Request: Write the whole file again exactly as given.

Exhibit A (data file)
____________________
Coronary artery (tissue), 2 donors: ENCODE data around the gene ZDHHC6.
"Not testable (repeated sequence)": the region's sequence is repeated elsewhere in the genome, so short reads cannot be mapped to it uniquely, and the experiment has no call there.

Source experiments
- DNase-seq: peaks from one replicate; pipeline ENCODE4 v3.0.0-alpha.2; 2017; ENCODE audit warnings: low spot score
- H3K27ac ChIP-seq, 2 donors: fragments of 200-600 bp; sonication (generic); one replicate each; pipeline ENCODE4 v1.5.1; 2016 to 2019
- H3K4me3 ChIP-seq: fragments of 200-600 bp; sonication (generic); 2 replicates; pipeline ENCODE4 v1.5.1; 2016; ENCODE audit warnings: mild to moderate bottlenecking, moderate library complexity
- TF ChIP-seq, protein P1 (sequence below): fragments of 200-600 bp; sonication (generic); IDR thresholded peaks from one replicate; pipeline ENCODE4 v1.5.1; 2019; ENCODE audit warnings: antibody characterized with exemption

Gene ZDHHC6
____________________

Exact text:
Coronary artery (tissue), 2 donors: ENCODE data around the gene ZDHHC6.
"Not testable (repeated sequence)": the region's sequence is repeated elsewhere in the genome, so short reads cannot be mapped to it uniquely, and the experiment has no call there.

Source experiments
- DNase-seq: peaks from one replicate; pipeline ENCODE4 v3.0.0-alpha.2; 2017; ENCODE audit warnings: low spot score
- H3K27ac ChIP-seq, 2 donors: fragments of 200-600 bp; sonication (generic); one replicate each; pipeline ENCODE4 v1.5.1; 2016 to 2019
- H3K4me3 ChIP-seq: fragments of 200-600 bp; sonication (generic); 2 replicates; pipeline ENCODE4 v1.5.1; 2016; ENCODE audit warnings: mild to moderate bottlenecking, moderate library complexity
- TF ChIP-seq, protein P1 (sequence below): fragments of 200-600 bp; sonication (generic); IDR thresholded peaks from one replicate; pipeline ENCODE4 v1.5.1; 2019; ENCODE audit warnings: antibody characterized with exemption

Gene ZDHHC6